Teach Your Children Well is a brilliant book making a compelling case for NOT pushing kids down the traditional path of success: high grades, test prep, prestigious schools, enrichment activities and all the pressure that goes into being academically cutthroat. Through studies and anecdotes from her therapy practice, she demonstrates the emotional and interpersonal toll it takes on kids to follow that route: 1 in 5 kids have symptoms of a mental disorder. 1 in 10 have mental illness severe enough to result in significant growth impairment. What’s more, given how different tomorrow’s post-industrial, eworld of work will be, even after giving your kid a 10-20% chance of flipping out, there’s no guarantees.
Parents, Ms. Levine says, should focus on “authentic success.” Her definition; “…being the best me I can be…as part of a community and it always includes a component of meaningful contribution and connection with others.” Success is internal, a belief about one’s self not a number on a test or an acceptance to an Ivy League college. Focus on the effort: “Our bar should focus primarily on effort and improvement, not performance.”
The bulk of Ms. Levine’s book provides pragmatic advice on how to foster authentic success. In describing what to expect during the tween and teen years, the real substance of her book, she shifts the parent’s perspective so she is looking through her child’s eyes. Covering challenges most of us expect to face, she provides detailed ways to handle different scenarios, all resulting in a win-win for all family members. The remainder is a how-to for parents to help develop critical life skills in their children of all ages. Parents need to do work too: part of what sets her book apart from the masses is her emphasis on what ParentCity calls Deliberate Parenting. Parents need to analyze themselves, their upbringing, their attitudes and values and be aware how these influence what they say and do with their kids. Only then can the family thrive.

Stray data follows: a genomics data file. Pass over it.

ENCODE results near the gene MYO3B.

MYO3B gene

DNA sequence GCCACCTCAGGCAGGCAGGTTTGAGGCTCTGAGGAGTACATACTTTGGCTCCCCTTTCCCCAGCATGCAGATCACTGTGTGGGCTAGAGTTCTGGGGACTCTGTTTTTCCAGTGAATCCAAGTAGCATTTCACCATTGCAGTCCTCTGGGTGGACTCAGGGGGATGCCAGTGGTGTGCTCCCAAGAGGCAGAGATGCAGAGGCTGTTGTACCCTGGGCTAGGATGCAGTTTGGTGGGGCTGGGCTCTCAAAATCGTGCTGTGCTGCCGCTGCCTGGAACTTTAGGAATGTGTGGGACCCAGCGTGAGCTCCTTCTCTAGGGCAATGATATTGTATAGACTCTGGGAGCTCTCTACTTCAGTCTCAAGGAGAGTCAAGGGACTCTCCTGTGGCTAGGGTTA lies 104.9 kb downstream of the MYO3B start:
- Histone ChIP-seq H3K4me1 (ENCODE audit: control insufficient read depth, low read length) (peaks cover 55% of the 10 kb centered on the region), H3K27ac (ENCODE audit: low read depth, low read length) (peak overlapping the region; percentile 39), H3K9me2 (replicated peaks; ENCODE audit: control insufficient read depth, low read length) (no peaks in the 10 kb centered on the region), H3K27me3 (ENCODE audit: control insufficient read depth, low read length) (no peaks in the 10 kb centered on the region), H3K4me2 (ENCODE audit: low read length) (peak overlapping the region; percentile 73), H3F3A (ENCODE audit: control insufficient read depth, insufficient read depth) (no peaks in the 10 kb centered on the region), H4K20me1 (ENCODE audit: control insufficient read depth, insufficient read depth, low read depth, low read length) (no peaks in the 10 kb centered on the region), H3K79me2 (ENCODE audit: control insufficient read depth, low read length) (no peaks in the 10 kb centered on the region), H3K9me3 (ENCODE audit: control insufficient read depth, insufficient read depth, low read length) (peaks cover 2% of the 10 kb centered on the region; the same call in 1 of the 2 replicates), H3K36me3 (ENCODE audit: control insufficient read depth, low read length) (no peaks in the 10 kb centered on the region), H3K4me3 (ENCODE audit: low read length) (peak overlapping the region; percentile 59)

As a mother who believed these principles 10 years before this book codified them, I’d like to make this required reading for all new parents. The book is brilliant.
Unfortunately, to parents who aren’t already in the choir, the argument is undermined by what they’ll see as a Catch-22.
First, trying to say high pressure academic achievement does not necessarily lead to financial success is like saying a starvation diet won’t lead to weight loss. The damage might outweigh the benefit and the results may be temporary. But you will lose weight.
The majority of upper middle class and wealthy people did do well at Harvard, Yale, Berkeley, other top tier schools. They did score high on tests. Compare that to most of the poor in America. Next time ask the hotel housekeeper or car mechanic or anyone else struggling to make ends meet, and I’d bet 70% of them didn’t get the 90% percentile on the SATs or go to Princeton. It would be more credible if she admitted this upfront instead of denying it, and then went on to describe the costs of traditional success.
Next, Suppose people do buy into her argument, as I do. By failing to even mention the critical need to help build financial safety nets for these psychologically well-adjusted, professionally-fulfilled children she loses more credibility. Most of these kids are accustomed to lavish lifestyles. 5 star hotel vacations, top doctors, organic produce, reliable transportation, plenty of leisure time and the facilities to enjoy it. How are they suddenly going to adjust to living in a ground-floor rat infested apartment with 6 roommates? Seeing the only dentist in the entire city of New York who takes low-income insurance (but does not provide NO2)? Not being able to afford the last mintue ticket to fly home when dad is sick? That is assuming they don’t live near their family because how many vet technicians, travel bloggers, not for profit crusaders, dot com start up presidents, and Chaucer PhDs, can even afford market rent in most of their parent’s neighborhood?
Yes, I speak from experience.
Lenin said Trust, but verify. Ms. Levine’s brilliant book would have been more convincing if she had included a mention on letting your kids follow their heart while rolling out a big safety net beneath them.